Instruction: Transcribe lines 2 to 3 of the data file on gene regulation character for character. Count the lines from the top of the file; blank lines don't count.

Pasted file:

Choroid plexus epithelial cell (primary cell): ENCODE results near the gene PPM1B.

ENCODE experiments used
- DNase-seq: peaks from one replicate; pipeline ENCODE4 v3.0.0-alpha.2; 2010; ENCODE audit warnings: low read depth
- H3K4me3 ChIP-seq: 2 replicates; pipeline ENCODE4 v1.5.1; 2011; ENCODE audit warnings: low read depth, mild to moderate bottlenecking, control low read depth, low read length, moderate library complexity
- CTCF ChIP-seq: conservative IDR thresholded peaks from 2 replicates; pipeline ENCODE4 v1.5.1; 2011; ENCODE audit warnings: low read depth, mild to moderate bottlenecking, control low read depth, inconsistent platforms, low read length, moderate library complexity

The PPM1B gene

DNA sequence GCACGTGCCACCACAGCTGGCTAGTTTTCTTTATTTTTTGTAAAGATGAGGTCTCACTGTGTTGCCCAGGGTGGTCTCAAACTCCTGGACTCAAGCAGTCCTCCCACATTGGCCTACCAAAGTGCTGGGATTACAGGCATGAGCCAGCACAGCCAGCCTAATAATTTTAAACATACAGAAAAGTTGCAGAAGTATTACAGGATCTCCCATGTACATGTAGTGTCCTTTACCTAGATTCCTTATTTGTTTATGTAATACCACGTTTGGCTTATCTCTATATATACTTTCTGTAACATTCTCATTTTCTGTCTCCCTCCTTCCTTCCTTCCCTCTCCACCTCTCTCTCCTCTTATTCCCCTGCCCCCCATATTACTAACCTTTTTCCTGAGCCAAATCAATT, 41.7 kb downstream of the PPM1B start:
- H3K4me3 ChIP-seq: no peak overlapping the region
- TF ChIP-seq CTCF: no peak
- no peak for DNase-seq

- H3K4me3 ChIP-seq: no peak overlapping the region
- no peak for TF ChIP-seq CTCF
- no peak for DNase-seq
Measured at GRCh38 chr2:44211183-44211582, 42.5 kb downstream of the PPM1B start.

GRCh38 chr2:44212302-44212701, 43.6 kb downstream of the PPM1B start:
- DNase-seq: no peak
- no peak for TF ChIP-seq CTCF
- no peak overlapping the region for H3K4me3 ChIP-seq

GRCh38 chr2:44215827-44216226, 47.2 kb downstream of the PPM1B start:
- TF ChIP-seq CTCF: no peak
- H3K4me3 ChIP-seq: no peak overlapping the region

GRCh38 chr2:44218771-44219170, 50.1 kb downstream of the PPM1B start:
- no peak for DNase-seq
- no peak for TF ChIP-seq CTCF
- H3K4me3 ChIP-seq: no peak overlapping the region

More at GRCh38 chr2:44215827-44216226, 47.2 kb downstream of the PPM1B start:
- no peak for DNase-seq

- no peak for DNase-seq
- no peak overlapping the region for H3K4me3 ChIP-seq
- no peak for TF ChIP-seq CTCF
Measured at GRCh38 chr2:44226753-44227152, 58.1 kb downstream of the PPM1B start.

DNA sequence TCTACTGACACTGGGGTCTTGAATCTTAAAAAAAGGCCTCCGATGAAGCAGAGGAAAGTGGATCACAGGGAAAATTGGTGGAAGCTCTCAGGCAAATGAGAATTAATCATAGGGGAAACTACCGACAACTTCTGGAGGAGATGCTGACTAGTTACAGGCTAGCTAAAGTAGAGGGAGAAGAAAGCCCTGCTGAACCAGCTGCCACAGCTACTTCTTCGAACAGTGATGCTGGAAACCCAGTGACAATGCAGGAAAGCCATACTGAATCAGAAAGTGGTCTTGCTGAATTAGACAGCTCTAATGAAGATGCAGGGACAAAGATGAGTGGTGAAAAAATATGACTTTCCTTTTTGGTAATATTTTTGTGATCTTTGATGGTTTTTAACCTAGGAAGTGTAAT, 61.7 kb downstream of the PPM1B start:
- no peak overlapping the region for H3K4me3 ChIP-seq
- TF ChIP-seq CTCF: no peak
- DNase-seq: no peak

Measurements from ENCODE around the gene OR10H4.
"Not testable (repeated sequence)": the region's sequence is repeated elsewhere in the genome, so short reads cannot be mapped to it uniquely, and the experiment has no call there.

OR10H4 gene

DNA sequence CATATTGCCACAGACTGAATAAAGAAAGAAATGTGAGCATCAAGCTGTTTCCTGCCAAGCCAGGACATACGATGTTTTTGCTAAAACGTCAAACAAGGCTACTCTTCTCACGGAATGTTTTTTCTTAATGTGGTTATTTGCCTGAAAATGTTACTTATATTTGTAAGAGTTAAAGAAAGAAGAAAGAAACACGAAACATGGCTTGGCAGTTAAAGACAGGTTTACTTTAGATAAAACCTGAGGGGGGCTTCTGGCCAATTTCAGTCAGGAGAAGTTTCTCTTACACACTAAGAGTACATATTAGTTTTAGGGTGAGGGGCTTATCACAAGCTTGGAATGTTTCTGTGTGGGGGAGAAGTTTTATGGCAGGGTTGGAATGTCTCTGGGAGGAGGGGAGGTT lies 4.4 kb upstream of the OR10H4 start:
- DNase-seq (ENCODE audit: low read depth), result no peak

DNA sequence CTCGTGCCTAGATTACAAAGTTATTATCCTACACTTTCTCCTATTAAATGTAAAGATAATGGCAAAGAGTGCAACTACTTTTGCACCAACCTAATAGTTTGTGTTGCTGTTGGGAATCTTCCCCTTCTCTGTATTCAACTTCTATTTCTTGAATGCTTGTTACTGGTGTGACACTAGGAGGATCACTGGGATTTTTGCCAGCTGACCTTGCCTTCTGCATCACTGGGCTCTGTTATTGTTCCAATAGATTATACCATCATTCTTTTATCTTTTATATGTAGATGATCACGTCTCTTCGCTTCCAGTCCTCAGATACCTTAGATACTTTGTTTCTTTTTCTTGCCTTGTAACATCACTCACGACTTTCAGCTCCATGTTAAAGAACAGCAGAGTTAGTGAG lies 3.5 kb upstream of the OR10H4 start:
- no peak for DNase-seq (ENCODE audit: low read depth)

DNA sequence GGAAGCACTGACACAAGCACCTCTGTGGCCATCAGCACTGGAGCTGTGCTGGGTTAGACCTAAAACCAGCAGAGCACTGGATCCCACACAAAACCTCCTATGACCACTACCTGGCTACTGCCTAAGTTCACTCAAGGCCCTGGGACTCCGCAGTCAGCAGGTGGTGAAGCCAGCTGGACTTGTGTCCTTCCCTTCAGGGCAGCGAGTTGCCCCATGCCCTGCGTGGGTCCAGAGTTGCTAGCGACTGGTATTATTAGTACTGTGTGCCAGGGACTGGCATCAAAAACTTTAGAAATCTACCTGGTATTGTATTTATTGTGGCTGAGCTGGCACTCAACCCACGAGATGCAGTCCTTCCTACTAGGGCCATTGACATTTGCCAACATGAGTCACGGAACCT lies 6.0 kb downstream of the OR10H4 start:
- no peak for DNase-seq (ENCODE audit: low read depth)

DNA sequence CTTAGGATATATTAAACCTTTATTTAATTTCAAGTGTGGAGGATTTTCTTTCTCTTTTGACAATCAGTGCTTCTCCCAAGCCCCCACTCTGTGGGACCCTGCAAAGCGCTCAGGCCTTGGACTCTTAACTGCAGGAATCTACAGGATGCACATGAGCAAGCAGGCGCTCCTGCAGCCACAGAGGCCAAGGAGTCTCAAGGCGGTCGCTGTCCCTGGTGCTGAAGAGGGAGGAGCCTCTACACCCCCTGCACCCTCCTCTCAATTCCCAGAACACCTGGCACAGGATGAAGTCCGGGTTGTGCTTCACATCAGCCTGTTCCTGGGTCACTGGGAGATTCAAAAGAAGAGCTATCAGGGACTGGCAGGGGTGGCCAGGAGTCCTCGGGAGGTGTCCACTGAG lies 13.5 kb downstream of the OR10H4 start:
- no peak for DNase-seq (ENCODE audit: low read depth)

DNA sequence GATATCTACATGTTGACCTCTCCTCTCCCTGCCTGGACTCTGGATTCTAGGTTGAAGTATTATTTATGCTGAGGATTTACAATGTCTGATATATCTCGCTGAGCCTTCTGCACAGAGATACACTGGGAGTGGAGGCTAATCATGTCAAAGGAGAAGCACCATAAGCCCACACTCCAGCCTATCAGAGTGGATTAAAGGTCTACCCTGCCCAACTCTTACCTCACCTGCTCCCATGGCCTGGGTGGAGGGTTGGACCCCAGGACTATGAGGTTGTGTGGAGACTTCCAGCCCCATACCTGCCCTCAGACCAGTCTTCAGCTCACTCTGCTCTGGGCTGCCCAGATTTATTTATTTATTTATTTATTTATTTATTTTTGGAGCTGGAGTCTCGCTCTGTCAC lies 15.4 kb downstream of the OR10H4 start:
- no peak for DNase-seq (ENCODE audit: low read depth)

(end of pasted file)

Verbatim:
ENCODE experiments used
- DNase-seq: peaks from one replicate; pipeline ENCODE4 v3.0.0-alpha.2; 2010; ENCODE audit warnings: low read depth